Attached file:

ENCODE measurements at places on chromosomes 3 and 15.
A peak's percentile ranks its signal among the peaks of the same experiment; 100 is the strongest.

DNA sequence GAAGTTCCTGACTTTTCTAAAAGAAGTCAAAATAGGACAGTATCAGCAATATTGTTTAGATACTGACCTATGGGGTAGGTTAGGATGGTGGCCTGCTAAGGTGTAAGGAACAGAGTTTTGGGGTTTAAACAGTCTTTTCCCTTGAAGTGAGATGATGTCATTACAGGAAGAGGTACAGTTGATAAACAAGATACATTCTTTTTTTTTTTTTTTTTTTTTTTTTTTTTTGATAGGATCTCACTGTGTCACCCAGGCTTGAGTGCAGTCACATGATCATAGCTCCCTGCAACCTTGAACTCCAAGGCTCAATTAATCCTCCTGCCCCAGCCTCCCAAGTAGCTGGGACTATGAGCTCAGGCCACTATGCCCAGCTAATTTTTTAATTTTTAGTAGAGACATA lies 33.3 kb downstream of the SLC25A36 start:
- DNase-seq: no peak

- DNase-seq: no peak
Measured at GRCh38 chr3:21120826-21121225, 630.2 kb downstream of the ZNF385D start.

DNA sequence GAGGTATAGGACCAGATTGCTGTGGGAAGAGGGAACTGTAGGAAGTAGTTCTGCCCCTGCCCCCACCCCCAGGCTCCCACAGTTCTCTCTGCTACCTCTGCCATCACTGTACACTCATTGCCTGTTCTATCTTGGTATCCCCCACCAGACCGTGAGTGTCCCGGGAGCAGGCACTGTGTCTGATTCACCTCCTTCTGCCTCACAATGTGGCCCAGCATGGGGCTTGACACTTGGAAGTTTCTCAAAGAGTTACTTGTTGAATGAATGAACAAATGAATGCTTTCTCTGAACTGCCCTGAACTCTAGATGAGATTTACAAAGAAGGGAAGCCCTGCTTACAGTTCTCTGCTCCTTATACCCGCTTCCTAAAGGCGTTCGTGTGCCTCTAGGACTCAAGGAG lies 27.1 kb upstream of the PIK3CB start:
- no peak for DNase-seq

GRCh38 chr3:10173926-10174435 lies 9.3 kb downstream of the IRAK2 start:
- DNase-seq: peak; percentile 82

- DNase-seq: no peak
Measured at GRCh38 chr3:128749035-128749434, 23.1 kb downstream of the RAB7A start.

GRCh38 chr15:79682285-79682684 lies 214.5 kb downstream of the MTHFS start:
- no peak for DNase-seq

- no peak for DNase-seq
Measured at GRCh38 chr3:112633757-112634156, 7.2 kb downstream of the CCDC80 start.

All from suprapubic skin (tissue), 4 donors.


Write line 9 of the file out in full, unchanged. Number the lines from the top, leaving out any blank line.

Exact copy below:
GRCh38 chr3:10173926-10174435 lies 9.3 kb downstream of the IRAK2 start: